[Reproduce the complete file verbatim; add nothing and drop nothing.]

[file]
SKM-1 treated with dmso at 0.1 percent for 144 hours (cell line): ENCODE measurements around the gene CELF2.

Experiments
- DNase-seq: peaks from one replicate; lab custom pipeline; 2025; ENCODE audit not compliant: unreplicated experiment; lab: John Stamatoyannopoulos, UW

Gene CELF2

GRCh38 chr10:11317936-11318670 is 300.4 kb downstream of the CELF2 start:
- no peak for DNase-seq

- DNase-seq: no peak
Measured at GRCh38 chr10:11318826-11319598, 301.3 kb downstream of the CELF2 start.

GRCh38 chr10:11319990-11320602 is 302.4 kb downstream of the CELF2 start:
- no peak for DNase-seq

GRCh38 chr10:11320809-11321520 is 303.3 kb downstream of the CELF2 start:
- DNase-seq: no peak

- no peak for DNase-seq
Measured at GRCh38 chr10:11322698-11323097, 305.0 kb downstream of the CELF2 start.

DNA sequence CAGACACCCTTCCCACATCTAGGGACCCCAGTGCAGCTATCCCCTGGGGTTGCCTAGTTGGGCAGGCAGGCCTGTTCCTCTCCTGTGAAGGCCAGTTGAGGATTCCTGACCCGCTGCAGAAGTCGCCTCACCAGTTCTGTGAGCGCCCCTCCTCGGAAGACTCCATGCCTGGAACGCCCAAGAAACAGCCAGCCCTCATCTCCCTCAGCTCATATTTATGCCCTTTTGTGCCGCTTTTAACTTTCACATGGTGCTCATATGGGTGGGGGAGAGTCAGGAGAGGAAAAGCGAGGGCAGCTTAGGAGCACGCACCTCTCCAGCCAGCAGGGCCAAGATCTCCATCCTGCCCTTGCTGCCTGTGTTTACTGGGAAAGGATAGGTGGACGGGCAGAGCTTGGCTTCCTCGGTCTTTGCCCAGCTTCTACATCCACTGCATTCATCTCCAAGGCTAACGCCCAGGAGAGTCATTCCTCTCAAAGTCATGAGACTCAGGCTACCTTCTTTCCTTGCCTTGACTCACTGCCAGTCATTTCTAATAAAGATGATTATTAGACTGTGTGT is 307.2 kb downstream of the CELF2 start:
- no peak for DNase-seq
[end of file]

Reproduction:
SKM-1 treated with dmso at 0.1 percent for 144 hours (cell line): ENCODE measurements around the gene CELF2.

Experiments
- DNase-seq: peaks from one replicate; lab custom pipeline; 2025; ENCODE audit not compliant: unreplicated experiment; lab: John Stamatoyannopoulos, UW

Gene CELF2

GRCh38 chr10:11317936-11318670 is 300.4 kb downstream of the CELF2 start:
- no peak for DNase-seq

- DNase-seq: no peak
Measured at GRCh38 chr10:11318826-11319598, 301.3 kb downstream of the CELF2 start.

GRCh38 chr10:11319990-11320602 is 302.4 kb downstream of the CELF2 start:
- no peak for DNase-seq

GRCh38 chr10:11320809-11321520 is 303.3 kb downstream of the CELF2 start:
- DNase-seq: no peak

- no peak for DNase-seq
Measured at GRCh38 chr10:11322698-11323097, 305.0 kb downstream of the CELF2 start.

DNA sequence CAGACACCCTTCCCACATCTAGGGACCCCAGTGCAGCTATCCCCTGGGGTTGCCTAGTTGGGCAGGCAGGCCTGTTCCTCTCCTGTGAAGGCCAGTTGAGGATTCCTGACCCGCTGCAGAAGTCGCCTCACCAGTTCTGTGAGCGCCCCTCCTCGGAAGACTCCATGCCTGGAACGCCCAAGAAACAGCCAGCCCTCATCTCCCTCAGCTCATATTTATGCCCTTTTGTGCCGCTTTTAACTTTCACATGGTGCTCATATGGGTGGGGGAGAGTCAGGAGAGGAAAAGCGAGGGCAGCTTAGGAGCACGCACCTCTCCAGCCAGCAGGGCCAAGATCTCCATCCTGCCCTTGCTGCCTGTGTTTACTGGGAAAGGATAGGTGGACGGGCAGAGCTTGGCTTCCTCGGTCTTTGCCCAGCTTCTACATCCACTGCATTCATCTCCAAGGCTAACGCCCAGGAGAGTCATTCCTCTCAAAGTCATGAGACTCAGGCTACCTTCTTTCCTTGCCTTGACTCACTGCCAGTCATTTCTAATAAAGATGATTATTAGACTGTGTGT is 307.2 kb downstream of the CELF2 start:
- no peak for DNase-seq